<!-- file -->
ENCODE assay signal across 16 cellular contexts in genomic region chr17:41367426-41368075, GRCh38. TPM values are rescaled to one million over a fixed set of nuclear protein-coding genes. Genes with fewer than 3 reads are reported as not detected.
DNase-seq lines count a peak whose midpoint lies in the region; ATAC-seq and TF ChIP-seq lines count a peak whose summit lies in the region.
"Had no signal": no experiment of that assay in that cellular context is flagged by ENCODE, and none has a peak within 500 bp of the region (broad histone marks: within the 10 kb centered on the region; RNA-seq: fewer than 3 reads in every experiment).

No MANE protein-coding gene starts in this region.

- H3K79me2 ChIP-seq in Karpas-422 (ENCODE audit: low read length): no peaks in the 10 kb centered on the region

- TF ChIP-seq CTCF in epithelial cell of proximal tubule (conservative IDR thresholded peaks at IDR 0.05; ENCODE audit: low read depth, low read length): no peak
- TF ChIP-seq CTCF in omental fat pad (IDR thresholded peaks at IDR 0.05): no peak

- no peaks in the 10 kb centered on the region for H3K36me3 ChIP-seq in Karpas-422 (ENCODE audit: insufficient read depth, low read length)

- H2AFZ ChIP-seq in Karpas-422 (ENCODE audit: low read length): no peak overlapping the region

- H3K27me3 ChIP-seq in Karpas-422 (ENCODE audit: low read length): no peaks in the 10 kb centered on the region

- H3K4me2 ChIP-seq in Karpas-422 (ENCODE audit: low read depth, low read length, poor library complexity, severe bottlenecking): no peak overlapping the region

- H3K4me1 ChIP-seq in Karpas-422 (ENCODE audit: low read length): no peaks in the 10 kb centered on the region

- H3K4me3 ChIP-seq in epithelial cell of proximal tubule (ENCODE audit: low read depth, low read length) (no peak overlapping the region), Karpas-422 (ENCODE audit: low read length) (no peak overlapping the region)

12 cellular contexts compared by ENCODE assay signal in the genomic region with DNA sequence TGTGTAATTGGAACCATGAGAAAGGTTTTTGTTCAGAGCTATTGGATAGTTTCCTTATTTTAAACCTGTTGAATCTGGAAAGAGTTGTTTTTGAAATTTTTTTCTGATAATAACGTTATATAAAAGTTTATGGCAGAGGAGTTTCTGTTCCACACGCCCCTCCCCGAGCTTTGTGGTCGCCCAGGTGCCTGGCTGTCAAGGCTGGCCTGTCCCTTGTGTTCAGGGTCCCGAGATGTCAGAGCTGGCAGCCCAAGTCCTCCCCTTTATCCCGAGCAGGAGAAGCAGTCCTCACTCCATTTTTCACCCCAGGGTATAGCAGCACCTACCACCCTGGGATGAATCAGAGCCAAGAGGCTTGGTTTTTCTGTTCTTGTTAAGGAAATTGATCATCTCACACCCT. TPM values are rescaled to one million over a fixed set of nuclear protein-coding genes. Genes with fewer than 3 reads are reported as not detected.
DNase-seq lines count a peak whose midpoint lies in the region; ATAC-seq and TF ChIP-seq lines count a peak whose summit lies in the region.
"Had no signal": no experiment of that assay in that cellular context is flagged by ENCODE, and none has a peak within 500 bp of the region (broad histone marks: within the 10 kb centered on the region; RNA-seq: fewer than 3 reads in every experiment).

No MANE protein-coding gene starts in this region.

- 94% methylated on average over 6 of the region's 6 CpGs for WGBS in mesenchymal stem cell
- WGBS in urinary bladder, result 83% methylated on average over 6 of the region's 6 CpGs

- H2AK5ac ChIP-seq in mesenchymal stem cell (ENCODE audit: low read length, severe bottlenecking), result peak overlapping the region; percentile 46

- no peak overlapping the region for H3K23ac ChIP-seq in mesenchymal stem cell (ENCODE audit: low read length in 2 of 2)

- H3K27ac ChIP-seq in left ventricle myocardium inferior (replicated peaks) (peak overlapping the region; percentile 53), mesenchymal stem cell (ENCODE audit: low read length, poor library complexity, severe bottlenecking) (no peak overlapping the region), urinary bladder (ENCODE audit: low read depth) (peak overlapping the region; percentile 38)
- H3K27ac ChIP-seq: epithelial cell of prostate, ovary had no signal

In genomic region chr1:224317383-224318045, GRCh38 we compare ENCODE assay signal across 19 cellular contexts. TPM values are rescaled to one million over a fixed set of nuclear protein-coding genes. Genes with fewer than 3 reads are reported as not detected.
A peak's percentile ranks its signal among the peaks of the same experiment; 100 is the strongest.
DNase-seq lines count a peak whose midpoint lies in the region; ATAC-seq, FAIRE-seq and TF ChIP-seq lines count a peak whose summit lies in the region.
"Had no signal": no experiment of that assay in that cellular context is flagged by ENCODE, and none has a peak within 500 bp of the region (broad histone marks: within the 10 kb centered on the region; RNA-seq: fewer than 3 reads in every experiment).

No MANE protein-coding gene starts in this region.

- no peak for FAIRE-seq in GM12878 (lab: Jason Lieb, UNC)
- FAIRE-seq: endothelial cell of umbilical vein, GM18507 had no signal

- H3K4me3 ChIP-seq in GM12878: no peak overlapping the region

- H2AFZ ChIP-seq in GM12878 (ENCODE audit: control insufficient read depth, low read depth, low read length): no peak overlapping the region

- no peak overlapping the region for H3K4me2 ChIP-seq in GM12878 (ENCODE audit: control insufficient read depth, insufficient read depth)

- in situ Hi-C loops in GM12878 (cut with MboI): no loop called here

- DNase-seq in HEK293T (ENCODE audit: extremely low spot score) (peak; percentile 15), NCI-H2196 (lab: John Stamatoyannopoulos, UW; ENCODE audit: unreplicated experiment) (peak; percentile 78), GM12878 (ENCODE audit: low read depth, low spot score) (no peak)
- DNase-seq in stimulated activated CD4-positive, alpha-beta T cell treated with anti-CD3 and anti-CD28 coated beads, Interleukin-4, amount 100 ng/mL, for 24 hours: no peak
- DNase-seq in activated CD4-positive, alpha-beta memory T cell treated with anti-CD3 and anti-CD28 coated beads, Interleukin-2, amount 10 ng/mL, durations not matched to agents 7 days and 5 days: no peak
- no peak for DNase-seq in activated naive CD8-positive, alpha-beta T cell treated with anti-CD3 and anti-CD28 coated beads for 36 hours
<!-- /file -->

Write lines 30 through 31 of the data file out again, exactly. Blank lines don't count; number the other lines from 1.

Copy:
- FAIRE-seq: endothelial cell of umbilical vein, GM18507 had no signal

- H3K4me3 ChIP-seq in GM12878: no peak overlapping the region